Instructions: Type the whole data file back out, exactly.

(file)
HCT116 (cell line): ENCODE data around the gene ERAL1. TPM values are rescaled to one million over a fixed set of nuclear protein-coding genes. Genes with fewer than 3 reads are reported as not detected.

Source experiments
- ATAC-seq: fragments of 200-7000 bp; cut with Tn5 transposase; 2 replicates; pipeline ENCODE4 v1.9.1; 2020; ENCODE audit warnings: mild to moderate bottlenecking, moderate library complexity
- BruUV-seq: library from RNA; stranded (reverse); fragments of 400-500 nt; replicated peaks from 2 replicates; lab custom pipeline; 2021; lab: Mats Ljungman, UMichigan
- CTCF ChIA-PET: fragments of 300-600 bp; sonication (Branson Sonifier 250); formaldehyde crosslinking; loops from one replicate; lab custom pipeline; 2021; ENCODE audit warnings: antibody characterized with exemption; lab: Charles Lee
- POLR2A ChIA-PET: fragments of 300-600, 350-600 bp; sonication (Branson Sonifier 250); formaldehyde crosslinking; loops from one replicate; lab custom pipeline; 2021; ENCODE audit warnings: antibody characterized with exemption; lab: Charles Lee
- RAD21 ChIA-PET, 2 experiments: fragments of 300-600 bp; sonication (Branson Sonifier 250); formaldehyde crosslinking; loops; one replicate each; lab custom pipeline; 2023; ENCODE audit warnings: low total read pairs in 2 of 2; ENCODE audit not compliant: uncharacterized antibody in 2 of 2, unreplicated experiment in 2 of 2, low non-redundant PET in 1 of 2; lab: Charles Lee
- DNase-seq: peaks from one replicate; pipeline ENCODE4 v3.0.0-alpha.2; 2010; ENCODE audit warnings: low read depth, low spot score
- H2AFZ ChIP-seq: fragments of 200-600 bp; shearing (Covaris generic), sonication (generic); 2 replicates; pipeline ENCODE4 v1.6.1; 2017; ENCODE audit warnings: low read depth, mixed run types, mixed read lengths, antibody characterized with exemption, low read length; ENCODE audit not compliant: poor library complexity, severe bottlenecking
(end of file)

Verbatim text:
HCT116 (cell line): ENCODE data around the gene ERAL1. TPM values are rescaled to one million over a fixed set of nuclear protein-coding genes. Genes with fewer than 3 reads are reported as not detected.

Source experiments
- ATAC-seq: fragments of 200-7000 bp; cut with Tn5 transposase; 2 replicates; pipeline ENCODE4 v1.9.1; 2020; ENCODE audit warnings: mild to moderate bottlenecking, moderate library complexity
- BruUV-seq: library from RNA; stranded (reverse); fragments of 400-500 nt; replicated peaks from 2 replicates; lab custom pipeline; 2021; lab: Mats Ljungman, UMichigan
- CTCF ChIA-PET: fragments of 300-600 bp; sonication (Branson Sonifier 250); formaldehyde crosslinking; loops from one replicate; lab custom pipeline; 2021; ENCODE audit warnings: antibody characterized with exemption; lab: Charles Lee
- POLR2A ChIA-PET: fragments of 300-600, 350-600 bp; sonication (Branson Sonifier 250); formaldehyde crosslinking; loops from one replicate; lab custom pipeline; 2021; ENCODE audit warnings: antibody characterized with exemption; lab: Charles Lee
- RAD21 ChIA-PET, 2 experiments: fragments of 300-600 bp; sonication (Branson Sonifier 250); formaldehyde crosslinking; loops; one replicate each; lab custom pipeline; 2023; ENCODE audit warnings: low total read pairs in 2 of 2; ENCODE audit not compliant: uncharacterized antibody in 2 of 2, unreplicated experiment in 2 of 2, low non-redundant PET in 1 of 2; lab: Charles Lee
- DNase-seq: peaks from one replicate; pipeline ENCODE4 v3.0.0-alpha.2; 2010; ENCODE audit warnings: low read depth, low spot score
- H2AFZ ChIP-seq: fragments of 200-600 bp; shearing (Covaris generic), sonication (generic); 2 replicates; pipeline ENCODE4 v1.6.1; 2017; ENCODE audit warnings: low read depth, mixed run types, mixed read lengths, antibody characterized with exemption, low read length; ENCODE audit not compliant: poor library complexity, severe bottlenecking